aration of the large-scale ionospheric current (J⊥ ) into curl-free (Jcf ) and divergence-free (Jdf ) components
using Spherical Cap Harmonic Analysis (SCHA). The mathematical framework is given in section 2. Since
an IMF sorted conductance model is not yet available, example application of the technique is limited to a
model horizontal ionospheric current constructed for a specific event using electric field information calcu-
lated from Super Dual Auroral Radar Network (SuperDARN) data and the statistical conductance models
of Hardy et al. (1987) and Rasmussen et al. (1988). In section 3 the resulting separation is presented and
the predicted magnetic perturbation at the Earth’s surface is qualitatively compared with observed values.
2 Method
If model electric field (Emod ) and conductance data (Σmod and Σmod ) are available then a model horizontal
                         ⊥                            P        H
ionospheric current may be constructed according to (Backus, 1986)

       µ0 Jmod = µ0 Σ . Emod =
           ⊥             ⊥
                                       1 p⊥        +r×      q⊥ = µ0 Jmod + Jmod
                                                                              cf         df
where pmod and q⊥ are the model poloidal and toroidal current scalars respectively and Σ is the model
conductance tensor. The divergence of Eq. 2 gives
                       2 pmod
         . Jmod =      1 ⊥
                       µ0 r
which involves only the poloidal current scalar pmod , i.e., related solely to Jmod . Constructing pmod from a
                                                 ⊥                                                  ⊥
linear sum of a set of spherical cap harmonic functions (Yn (θ, φ)) similar to (Haines, 1985) gives
                  K M ≤k
       pmod =
                            cm Ynk (θ, φ)
                             k                                                                                              (4)
                  k=1 m=0

Eq. 3 can be written
         2 pmod             K M ≤k
         1 ⊥         1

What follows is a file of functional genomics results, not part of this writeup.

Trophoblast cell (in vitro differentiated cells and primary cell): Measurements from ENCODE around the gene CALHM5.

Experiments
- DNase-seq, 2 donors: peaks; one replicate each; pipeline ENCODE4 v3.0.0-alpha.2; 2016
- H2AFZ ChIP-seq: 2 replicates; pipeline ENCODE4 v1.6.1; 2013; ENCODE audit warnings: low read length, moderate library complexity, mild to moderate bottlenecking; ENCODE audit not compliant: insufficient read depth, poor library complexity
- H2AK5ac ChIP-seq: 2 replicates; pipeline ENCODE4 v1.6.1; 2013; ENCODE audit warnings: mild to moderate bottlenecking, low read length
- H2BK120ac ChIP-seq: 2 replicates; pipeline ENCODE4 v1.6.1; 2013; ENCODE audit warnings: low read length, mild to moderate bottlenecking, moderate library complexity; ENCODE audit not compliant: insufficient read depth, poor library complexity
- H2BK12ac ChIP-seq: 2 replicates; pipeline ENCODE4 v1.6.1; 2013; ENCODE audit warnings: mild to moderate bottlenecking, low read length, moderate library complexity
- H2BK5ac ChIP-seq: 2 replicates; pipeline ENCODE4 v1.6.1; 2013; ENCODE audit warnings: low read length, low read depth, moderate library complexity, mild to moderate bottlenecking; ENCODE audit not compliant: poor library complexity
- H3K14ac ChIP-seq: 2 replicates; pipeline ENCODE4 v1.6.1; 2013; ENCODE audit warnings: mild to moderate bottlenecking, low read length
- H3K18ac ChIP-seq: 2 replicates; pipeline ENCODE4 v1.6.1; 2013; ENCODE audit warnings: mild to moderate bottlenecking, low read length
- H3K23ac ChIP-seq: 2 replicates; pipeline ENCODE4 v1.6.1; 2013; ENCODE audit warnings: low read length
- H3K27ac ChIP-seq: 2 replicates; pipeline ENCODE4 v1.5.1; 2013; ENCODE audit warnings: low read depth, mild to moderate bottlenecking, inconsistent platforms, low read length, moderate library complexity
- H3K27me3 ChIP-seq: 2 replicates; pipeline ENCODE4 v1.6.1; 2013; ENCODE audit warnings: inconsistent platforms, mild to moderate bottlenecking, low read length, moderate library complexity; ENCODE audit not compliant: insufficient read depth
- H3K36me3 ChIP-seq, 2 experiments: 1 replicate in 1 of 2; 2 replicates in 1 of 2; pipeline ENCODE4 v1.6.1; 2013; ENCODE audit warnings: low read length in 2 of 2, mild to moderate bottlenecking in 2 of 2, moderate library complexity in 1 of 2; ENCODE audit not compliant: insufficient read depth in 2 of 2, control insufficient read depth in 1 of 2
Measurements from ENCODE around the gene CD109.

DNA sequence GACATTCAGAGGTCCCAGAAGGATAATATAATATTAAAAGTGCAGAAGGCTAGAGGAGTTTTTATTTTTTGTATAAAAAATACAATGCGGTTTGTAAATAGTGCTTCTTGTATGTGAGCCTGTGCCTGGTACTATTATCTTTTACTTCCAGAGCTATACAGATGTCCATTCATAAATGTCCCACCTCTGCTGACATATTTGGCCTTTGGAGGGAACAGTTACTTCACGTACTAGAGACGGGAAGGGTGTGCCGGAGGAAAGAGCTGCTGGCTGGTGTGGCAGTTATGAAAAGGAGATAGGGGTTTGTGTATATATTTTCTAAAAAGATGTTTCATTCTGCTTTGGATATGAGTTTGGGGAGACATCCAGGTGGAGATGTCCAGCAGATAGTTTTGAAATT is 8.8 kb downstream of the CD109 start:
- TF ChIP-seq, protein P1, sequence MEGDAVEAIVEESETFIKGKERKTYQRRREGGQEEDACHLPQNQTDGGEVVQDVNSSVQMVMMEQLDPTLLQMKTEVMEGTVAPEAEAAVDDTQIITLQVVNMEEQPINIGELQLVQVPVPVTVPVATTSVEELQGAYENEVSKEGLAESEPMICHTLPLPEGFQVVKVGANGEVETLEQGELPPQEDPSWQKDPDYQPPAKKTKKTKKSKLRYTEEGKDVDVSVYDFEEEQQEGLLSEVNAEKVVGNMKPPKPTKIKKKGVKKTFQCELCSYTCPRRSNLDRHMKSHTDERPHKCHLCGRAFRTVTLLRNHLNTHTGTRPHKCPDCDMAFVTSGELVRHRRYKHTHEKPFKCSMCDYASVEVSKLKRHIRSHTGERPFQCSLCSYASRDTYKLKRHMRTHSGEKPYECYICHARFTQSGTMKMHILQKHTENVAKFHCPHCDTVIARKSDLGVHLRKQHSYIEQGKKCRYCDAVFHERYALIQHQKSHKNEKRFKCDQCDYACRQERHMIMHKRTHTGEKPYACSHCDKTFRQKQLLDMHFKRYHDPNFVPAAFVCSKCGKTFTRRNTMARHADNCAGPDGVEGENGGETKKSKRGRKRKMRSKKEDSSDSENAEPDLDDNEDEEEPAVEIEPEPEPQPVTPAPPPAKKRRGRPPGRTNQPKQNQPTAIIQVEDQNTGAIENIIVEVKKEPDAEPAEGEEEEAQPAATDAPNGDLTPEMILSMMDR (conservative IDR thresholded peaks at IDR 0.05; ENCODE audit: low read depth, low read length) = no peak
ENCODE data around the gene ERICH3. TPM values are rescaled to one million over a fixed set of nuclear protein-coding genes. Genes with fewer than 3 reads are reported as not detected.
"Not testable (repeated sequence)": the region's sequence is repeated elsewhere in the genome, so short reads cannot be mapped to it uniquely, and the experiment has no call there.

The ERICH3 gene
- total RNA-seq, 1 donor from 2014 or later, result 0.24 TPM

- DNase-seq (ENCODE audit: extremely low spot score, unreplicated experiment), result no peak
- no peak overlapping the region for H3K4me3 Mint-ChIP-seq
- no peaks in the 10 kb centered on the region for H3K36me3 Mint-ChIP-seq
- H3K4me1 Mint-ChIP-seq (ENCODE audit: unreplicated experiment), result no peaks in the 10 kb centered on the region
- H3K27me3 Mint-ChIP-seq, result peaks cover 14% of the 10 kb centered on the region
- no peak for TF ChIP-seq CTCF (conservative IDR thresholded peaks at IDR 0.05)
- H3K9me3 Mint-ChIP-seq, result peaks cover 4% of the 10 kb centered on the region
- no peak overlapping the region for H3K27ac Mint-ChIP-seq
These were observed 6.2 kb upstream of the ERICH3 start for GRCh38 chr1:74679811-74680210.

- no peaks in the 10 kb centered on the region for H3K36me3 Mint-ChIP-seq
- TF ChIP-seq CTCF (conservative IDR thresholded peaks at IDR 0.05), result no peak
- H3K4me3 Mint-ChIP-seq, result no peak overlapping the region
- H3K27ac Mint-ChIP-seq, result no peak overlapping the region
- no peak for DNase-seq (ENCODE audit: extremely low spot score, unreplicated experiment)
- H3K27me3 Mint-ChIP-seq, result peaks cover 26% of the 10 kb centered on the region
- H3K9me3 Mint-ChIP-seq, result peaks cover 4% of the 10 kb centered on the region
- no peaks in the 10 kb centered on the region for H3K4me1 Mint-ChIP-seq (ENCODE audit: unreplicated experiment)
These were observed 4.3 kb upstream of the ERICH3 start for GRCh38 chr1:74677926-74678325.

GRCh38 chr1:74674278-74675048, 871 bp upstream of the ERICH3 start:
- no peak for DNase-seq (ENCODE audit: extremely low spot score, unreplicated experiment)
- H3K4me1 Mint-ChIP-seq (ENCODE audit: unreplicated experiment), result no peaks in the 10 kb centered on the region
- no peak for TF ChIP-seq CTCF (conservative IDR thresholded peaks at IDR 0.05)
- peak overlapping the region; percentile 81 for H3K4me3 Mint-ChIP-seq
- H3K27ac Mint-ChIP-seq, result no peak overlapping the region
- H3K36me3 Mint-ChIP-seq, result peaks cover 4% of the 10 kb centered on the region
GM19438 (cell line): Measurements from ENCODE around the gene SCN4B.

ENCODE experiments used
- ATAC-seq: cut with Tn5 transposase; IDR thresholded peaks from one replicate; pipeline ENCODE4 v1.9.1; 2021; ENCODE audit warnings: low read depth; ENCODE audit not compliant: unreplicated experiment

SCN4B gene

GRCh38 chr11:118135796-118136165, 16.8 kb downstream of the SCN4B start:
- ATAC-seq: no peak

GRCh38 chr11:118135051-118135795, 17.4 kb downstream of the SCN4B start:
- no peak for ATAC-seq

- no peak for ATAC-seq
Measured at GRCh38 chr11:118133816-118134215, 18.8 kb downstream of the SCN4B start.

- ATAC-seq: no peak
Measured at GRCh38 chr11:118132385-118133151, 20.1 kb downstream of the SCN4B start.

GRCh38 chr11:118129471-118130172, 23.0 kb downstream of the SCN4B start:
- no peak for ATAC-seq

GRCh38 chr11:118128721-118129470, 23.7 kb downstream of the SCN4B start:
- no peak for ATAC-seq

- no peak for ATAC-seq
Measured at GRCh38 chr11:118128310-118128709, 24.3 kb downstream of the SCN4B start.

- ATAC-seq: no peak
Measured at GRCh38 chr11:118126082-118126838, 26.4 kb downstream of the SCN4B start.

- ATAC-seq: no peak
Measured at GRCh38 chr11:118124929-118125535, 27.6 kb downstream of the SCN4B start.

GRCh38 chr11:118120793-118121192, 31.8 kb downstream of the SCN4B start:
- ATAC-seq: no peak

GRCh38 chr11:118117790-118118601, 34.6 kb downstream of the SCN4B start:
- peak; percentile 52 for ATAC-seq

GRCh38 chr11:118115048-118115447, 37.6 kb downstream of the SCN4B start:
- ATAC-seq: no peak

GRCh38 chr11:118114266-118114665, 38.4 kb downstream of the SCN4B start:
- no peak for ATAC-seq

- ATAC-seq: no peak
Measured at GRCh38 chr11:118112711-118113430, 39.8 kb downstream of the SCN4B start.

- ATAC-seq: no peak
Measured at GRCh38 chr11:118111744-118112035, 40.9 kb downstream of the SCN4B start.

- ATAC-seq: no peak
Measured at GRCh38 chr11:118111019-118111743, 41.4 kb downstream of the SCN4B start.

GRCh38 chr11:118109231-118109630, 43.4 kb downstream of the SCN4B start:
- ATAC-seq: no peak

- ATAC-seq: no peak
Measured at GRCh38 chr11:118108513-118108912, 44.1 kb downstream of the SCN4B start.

=                   cm
                                             2 m
                                             1 Ynk (θ, φ)                                                                   (5)
         µ0 r       µ0 r
                            k=1 m=0

Using the eigenvalues of the Laplacian on a sphere,                  2 Y m (θ, φ)                 m
                                                                                    = −n (n + 1) Yn (θ, φ), a simplified expres-
                                                                     1 n
sion is
         2 pmod                               K                  M ≤k
         1 ⊥                           1
                  =    . Jmod = −                  nk (nk + 1)               m
                                                                         cm Ynk (θ, φ)
                                                                          k                                                 (6)
         µ0 r                         µ0 r
                                             k=1                   m=0

Therefore, a least squares fit to the numerical divergence of Jmod using a set of spherical harmonic basis
functions according to Eq. 6 gives the coefficient set cm . Once the cm set is known, pmod and hence Jmod
                                                      k             k                ⊥               cf
may be generated from
                                  K M ≤k
       µ0 Jmod =         mod
                      1 p⊥   =                cm
                                                    1 Ynk (θ, φ)                                                            (7)
                                 k=1 m=0

Jmod  is then removed from Jmod to give the desired model Jmod according to Eq. 2. A complication is that
 cf                                                            df
the process of separating Jmod into curl-free and divergence-free components is not unique. To solve this
problem a boundary condition is imposed at the lower latitude boundary (θc ) of the spherical cap. By using
only those spherical harmonics that satisfy Yn (θc , φ) = 0 in the expansion of Eq. 6 and excluding those that
         ∂  m (θ , φ) = 0 as suggested by Haines (1985), the azimuthal component of Jmod is constrained to
satisfy ∂θ Yn   c                                                                        cf
zero at the cap boundary.

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Australian Institute of Physics 17th National Congress 2006 - Brisbane, 3-8 December 2006

             Figure 1: Jmod and         . Jmod                                 Figure 2: Jcf and   .J
                        ⊥                   ⊥                                                           cf

3 Results and Discussion